Adrian Peterson once signed a contract that consistently for years, even against a rising cap, saw him account for, on average, greater than 10 percent of the Minnesota Vikings’ salary cap. The contract that he signed took place before he had his 2000-yard season.
At the moment, Le’Veon Bell’s franchise tag value represents about 8.2 percent of the 2018 salary cap of $177.2 million. Rudimentary math would tell you that 10 percent of this year’s salary cap would be $17.72 million per season.
It’s worth laying out some of this math because of the fact that Peterson’s contract has become a touchstone surrounding conversations about Bell and his contract demands as he looks to negotiate a long-term deal with the Pittsburgh Steelers. The theory goes that Peterson’s contract ought to be a deterrent from signing running backs (and many other players, but especially running backs) to such large contracts.
Considering the fact that Bell’s ballpark figure is already a smaller percentage of Peterson’s salary cap hit (even as it expanded year to year, his cap hit remained proportionally elevated, and was 10.9 percent of the cap as recently as 2015), we already must understand the perspective in which we speak.
My intention isn’t to qualitatively compare Peterson and Bell to make the argument that Bell is a better player, but there are points to be made, many of which Bell already made himself. Comparing the completeness of the skill sets of each, for example, it’s no contest who wins there.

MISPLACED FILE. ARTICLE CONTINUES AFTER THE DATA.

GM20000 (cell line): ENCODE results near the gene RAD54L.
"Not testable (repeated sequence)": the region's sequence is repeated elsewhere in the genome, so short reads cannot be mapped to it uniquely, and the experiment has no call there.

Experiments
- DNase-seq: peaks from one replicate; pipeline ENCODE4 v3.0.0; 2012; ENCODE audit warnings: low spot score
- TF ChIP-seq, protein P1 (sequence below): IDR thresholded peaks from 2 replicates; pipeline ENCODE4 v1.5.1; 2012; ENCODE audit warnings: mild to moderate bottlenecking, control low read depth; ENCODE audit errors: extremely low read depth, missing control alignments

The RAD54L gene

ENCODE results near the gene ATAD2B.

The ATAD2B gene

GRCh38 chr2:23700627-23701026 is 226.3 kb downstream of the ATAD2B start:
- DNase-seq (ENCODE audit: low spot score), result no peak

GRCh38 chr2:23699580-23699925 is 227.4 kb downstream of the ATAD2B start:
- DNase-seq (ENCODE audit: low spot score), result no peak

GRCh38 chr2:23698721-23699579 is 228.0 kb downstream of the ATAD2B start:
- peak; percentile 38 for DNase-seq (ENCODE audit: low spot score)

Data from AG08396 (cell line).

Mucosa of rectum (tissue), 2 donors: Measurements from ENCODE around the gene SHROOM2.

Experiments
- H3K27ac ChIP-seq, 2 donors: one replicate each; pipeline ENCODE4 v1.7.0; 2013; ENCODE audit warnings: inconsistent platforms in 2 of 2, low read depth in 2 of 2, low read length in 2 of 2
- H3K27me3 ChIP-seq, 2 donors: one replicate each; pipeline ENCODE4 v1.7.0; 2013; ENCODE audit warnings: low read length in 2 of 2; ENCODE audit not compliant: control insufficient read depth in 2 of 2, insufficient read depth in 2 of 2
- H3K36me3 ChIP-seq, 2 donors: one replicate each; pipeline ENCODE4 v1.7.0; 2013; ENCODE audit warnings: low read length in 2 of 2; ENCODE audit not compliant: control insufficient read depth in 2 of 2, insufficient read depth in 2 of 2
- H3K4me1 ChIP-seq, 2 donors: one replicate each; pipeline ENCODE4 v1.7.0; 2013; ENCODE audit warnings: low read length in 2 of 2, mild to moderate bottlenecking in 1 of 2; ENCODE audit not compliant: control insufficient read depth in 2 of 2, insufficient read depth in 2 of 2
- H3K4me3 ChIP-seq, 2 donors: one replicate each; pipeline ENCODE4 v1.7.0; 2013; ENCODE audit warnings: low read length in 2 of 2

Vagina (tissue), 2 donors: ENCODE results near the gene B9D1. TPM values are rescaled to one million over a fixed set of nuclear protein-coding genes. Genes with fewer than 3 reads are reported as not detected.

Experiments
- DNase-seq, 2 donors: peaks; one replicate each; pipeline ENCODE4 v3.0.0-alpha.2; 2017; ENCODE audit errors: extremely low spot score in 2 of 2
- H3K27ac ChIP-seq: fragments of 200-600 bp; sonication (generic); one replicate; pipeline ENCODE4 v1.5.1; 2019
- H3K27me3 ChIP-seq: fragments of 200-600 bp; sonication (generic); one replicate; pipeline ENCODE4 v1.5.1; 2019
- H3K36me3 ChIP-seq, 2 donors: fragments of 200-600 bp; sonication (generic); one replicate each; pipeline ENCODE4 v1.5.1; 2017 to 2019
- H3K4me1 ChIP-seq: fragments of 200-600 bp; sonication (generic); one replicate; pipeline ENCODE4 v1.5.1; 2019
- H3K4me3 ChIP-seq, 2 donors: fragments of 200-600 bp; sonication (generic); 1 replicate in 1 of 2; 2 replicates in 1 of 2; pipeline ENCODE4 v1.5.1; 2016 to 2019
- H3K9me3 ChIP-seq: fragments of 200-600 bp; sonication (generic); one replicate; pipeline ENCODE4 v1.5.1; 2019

Even during his 2000-yard season in 2012, Peterson in all 16 games only played roughly 75 percent of the Vikings’ offensive snaps. why? Because he was not very trusted on third downs and obvious passing situations, so other running backs spent nearly as much time on the field in those situations as he did.
Peterson has been in the NFL for 11 seasons and has amassed 2015 receiving yards in his career on 252 receptions with five touchdowns. Bell in five seasons and less than half as many games has caught 312 passes for 2660 yards and seven touchdowns.
Peterson may be the better pure runner—I don’t think that point can be fairly argued—but Bell as a football player is more productive than Peterson has been. For their careers, prorated over full 16-game seasons, Peterson would have averaged 1865 yards per season in his first six seasons, which runs up to his 2000-yard season and by far his highest yardage total. During his five-year career, Bell’s prorated 16-game totals would average 2063 yards per season. He would also fumble a lot less.
Many point out that the Vikings soured on Peterson’s contract toward the end but don’t really mention the fact that much of that had to do with the fact that he was indicted for beating his child with a switch and spent all but one game of the 2014 season suspended.
The idea of giving a seven-year contract to a running back with several seasons already under his belt is also absurd on the face of it, and based on last year’s negotiations, that is not what the Steelers have in mind. They reportedly offered Bell a five-year contract in 2017. Perhaps now they are looking at a four-year contract.
Put simply, I don’t think that the Adrian Peterson contract is the cautionary tale that many are viewing it as. He certainly produced. Even factoring in his suspended season, during the first five years of his deal, he averaged over 1300 yards from scrimmage with 10 scores while playing 12 games per season. Factor out the year in which he only played one game and that looks much better, too.
The Vikings failed for many reasons during that time period, but it wasn’t because they were hooked to Peterson. The drafting of Christian Ponder and the subsequent delusion that Matt Cassel might be good was far more damaging to their ability to contend, and they had some of the worst scoring defenses during that time as well. Cordarrelle Paterson was another miss, and then they traded Percy Harvin. Put him around a group like the Vikings have now and you have a totally different story. They have plenty of cap space.